Sociologist Tsurumi Kazuko first observed this grassroots discourse on animism as a critique of modernity. I have pursued Tsurumi’s “animism project” in my book Animism in Contemporary Japan: Voices for the Anthropocene from Post-Fukushima Japan[1] Miyazaki is one of four prominent Japanese intellectuals whose life narratives I examine in the book, exploring how these creative thinkers came up with the idea that animism could save the world.

Miyazaki Hayao maintains that animism is needed to save the world. The dissemination of animism therefore is his life project. The philosophical foundation of his work can be found in the manga version of Nausicaä in the Valley of the Wind, an epic story of over one thousand pages about human-nature relationships, which took him twelve years to complete (1982-94).

There are three components of Miyazaki’s (critical) animism. One is the beautiful illustrations of nature endowed with agency. Nature is presented as a non-dualistic combination of the life-world and the spiritual-world, as symbolized by the Kodama, the forest spirit, in Princess Mononoke. The second component is the significance of place and the local, which sets his animism apart from the ideological and jingoistic discourse of state-led Japanese animism. His positioning of animism opens the possibility for it to be loosely connected with animism in other places to form what Arif Dirlik calls “translocal alliances.” The third is the negation of dualisms, such as human/nature, good/evil, life/death, spiritual/material, seen/unseen, and light/dark, which has powerful theoretical implications.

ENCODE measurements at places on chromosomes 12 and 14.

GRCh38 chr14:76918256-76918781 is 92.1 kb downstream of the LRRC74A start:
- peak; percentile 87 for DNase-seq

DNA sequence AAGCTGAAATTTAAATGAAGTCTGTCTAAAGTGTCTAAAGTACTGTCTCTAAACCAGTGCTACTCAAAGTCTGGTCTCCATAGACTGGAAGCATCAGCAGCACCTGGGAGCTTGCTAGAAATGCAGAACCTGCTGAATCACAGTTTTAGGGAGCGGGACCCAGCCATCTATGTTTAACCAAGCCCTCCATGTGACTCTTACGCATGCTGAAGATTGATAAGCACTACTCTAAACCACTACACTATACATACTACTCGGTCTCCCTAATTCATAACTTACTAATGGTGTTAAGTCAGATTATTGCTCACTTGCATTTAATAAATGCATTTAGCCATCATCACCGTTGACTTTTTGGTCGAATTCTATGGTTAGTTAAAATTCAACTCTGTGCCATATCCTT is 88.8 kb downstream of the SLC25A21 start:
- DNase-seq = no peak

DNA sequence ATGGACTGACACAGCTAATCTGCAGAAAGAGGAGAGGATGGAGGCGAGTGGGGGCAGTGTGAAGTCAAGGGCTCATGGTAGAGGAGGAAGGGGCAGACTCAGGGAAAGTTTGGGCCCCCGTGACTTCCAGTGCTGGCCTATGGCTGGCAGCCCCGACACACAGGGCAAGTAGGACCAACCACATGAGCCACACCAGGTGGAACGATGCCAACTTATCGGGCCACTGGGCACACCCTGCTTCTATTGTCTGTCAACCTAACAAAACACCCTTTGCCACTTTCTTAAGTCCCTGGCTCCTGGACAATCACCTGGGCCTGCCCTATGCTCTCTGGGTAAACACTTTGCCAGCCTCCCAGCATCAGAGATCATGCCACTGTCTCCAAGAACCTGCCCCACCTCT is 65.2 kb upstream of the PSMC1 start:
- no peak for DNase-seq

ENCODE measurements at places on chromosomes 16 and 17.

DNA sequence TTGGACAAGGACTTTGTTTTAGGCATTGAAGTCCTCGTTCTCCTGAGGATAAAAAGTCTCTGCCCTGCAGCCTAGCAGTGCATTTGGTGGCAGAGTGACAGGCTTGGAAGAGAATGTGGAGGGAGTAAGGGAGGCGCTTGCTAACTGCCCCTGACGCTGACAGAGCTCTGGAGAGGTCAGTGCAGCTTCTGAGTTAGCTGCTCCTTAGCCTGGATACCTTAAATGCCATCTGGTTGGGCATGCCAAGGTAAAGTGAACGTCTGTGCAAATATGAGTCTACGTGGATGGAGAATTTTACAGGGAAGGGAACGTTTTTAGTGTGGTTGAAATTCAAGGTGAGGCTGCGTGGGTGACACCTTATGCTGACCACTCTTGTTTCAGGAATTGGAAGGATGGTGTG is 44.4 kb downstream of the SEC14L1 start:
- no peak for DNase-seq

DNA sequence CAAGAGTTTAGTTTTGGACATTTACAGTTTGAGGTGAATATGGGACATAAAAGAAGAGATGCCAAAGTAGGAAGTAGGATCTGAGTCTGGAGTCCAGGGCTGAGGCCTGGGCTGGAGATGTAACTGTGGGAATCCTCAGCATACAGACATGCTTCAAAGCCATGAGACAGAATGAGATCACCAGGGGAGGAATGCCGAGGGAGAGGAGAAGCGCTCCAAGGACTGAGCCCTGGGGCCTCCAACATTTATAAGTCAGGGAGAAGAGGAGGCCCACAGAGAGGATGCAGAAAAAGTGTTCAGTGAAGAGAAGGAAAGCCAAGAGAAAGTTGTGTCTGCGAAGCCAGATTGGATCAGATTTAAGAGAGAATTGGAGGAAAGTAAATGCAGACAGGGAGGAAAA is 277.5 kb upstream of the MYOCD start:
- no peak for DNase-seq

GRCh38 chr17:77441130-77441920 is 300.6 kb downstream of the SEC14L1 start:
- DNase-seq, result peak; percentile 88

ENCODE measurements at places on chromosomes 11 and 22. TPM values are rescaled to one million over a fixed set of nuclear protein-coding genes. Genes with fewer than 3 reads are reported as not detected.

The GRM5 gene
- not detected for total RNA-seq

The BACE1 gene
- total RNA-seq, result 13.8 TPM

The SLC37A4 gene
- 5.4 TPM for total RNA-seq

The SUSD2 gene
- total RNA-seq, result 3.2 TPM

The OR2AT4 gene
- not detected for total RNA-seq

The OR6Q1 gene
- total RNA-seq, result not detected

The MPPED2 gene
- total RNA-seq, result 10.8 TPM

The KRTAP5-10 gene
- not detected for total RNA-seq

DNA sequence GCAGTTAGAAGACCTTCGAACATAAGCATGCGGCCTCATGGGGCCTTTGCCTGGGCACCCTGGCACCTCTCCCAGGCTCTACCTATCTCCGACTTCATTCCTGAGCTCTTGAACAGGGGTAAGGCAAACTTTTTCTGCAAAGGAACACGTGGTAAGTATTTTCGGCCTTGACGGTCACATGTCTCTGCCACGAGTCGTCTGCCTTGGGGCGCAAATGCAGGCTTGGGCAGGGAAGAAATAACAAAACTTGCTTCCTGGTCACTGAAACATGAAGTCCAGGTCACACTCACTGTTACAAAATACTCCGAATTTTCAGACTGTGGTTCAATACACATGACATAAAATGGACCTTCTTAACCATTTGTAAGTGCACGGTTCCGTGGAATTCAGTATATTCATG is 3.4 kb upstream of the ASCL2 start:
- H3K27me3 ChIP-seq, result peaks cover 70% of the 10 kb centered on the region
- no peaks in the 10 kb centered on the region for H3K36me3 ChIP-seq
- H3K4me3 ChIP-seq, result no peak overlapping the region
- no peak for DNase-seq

Kodama (forest spirit) in Princess Mononoke (1997). Credit: Studio Ghibli.

Miyazaki Hayao’s animism is theoretically radical as it challenges the taken-for-granted premises of the paradigm of social science and modernity, which are all based on hierarchical dualisms: 1) humans over nature (anthropocentrism); 2) the rational over the spiritual (secularism); and 3) the European tradition over the others (Eurocentrism). In other words, his animism disrupts the existing paradigm. It presents the potential to stimulate our imagination in a new direction to envisage a different paradigm that is free from hierarchical dualisms. For details, see my paper “Miyazaki Hayao’s Animism and the Anthropocene” in Theory, Culture & Society.

With these theoretical implications, the global popularity of Miyazaki anime constitutes a significant sociological phenomenon. Miyazaki projects powerful images of animism into the hearts and minds of millions of viewers, just like Totoro planting tree seeds with children. The massive popularity of Miyazaki’s work may suggest an intuitive grasping or hunger for his animistic stance. It is possible that his films of a re-enchanted world prepare viewers (including social scientists) to be more attuned to animistic epistemology and ontology, in a way that redresses Ghosh’s crisis of imagination. In that sense, Miyazaki Hayao provides a “perfect story” for us to respond to the “perfect storm” of the Anthropocene.

[1] Yoneyama, S. (2019) Animism in Contemporary Japan: Voices for the Anthropocene from Post-Fukushima Japan. Oxon and New York: Routledge.


Shoko Yoneyama, University of Adelaide, Australia <shoko.yoneyama@adelaide.edu.au>

December 2021